For Bad Actors Seeking To Seal Court Documents, Blumenthal, Graham Hope To Permit Sunshine

Senators Introduce Bipartisan Bill That Would Empower Federal Judges To Put The Public’s Interest First In Cases Impacting Public Health and Safety

(Washington, DC) – Today, U.S. Senators Richard Blumenthal (D-Conn.) and Lindsey Graham (R-S.C.) introduced  the Sunshine in Litigation Act of 2014, a bipartisan bill that would require federal judges to consider the public’s interest before allowing requests to seal court records in cases impacting public health and safety. Blumenthal and Graham introduced the bill in response to General Motors (GM) recent secret settlements related to liability lawsuits over the company’s faulty ignition switches as far back as 2005. This concealment prevented the public, and future GM car owners, from learning about the dangers posed by these faulty ignition switches.

“GM’s recent legal maneuvering reaching secret settlements shows why this legislation is essential. This legislation would have enabled people to be aware of the threats to safety posed by the faulty ignition switches and deaths could have been prevented,” Blumenthal said.

Blumenthal added, “Too often in product liability cases, victims are pressured to pay for a settlement with their silence, even when public interest outweighs corporate confidentiality. The Sunshine in Litigation Act will ensure that courts permit sunshine when product liability cases involve information vital to public health and safety. Concealment can kill, and so can secret settlements. The courts must be stopped from complicity in hiding lifesaving information. By sealing court records of lawsuit settlements that show serious safety defects, judges are aiding and abetting more deaths, injuries, and danger.” 

“Our legislation would require federal judges, in cases where the facts are relevant to public health and safety, to consider the public interest before issuing an order to seal court records or a settlement agreement,” said Graham. “As the federal investigation narrows in on whether GM deliberately concealed its knowledge of the defect, it is important to note that had this legislation been passed a decade earlier, more people would have been aware of the threats to safety posed by the recalled GM vehicles and deaths could have been prevented.”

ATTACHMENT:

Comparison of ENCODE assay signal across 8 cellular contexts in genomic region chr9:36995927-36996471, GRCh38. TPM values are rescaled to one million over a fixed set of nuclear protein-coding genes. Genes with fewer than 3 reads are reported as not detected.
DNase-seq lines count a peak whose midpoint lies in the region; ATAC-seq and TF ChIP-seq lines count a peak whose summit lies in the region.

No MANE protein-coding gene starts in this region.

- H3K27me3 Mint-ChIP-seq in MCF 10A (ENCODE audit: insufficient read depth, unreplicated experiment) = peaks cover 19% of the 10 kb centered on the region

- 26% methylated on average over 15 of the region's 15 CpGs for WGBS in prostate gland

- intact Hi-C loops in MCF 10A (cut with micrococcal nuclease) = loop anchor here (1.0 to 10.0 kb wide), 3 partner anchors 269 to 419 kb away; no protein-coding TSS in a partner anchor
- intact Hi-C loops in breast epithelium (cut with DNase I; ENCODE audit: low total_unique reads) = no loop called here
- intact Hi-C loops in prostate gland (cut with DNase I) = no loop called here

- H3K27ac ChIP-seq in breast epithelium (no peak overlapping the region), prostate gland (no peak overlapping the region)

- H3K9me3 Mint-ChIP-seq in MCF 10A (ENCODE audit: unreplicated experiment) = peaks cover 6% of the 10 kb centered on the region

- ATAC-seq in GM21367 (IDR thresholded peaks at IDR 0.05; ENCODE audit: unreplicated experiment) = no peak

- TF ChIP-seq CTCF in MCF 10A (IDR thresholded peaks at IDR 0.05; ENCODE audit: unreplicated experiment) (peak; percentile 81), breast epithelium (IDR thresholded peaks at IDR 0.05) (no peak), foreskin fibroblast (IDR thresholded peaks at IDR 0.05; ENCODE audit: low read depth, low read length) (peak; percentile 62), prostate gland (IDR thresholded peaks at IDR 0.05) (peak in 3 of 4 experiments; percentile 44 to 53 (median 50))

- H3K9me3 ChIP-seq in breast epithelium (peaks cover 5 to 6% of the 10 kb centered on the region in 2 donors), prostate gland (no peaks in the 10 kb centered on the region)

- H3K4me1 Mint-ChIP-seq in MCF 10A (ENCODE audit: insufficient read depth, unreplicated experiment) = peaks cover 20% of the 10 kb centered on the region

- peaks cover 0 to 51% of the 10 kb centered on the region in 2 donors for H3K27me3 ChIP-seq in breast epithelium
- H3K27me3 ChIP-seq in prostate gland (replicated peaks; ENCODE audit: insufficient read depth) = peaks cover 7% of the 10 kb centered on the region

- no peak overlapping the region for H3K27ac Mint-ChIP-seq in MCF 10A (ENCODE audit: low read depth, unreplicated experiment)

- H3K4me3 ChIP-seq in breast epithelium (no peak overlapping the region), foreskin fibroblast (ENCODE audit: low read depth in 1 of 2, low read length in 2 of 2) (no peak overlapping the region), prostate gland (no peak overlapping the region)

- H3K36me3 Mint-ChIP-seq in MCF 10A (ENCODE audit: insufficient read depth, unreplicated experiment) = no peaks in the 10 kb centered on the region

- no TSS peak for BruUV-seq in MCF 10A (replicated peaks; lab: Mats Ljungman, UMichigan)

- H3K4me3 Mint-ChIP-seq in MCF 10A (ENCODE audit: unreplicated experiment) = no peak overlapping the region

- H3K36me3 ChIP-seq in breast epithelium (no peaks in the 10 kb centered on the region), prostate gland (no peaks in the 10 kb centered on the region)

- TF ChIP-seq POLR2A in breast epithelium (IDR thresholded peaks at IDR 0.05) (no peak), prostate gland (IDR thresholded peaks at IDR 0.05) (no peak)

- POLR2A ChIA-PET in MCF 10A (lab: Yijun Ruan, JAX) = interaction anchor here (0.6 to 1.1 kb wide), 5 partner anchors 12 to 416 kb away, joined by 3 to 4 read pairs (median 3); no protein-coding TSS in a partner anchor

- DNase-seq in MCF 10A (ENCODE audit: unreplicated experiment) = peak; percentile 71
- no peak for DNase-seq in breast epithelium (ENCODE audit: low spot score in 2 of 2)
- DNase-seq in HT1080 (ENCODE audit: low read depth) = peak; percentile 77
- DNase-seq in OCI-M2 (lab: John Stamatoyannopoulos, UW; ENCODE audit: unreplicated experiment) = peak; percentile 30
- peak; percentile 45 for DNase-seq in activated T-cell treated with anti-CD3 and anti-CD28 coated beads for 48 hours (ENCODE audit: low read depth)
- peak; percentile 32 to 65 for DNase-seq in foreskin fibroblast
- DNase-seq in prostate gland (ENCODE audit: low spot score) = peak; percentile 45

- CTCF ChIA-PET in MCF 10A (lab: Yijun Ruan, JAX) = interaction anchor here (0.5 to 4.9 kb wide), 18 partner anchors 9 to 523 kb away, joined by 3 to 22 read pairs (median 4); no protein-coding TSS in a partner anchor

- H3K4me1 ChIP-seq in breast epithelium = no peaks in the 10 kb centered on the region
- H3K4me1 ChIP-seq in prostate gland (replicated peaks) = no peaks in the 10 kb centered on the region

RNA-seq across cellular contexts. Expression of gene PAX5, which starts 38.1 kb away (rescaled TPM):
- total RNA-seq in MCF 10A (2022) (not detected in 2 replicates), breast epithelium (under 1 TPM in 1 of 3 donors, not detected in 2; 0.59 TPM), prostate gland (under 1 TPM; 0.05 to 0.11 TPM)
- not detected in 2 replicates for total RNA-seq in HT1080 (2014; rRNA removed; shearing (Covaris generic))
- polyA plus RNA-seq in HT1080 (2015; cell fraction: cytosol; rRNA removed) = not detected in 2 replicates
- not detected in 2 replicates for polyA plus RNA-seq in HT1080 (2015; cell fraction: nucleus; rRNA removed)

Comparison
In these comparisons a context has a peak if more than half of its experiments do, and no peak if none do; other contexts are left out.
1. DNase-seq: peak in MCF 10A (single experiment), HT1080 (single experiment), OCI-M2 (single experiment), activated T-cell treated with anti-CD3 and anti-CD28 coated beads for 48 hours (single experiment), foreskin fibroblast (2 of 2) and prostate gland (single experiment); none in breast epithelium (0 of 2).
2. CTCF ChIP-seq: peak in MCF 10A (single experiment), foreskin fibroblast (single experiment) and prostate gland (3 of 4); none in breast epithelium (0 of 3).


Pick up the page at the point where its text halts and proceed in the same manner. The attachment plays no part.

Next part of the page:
Current rules governing federal court practice make it too easy for bad actors to  use protective orders to broadly shield vast amounts of information vital to health and safety from public scrutiny. Time and time again powerful litigants have used these tricks to protect their bottom line at the expense of unknowing consumers. The Sunshine in Litigation Act would prevent this sort of court-approved secrecy by:

  • Creating a presumption against protective orders, unless and until a party requests the judge to make an independent finding of fact that the public interest in health and safety is outweighed by a specific and substantial interest in maintaining secrecy.
  • Prohibiting a court from approving or enforcing any provision that restricts a party from disclosing public health or safety information that is relevant to the lawsuit to any Federal or state agency with authority to enforce laws regulating an activity related to such information.
  • Increasing the efficiency of courts. Where the legislation requires disclosure, the information learned will be shared among those with similar cases, increasing court efficiency by avoiding duplication of discovery battles in every new case.

The Sunshine in Litigation Act was passed by the Judiciary Committee in 2011, with the support of Chairman Patrick Leahy (D-Vt.) and Ranking Member Chuck Grassley (R-Iowa), but failed to reach the Senate floor.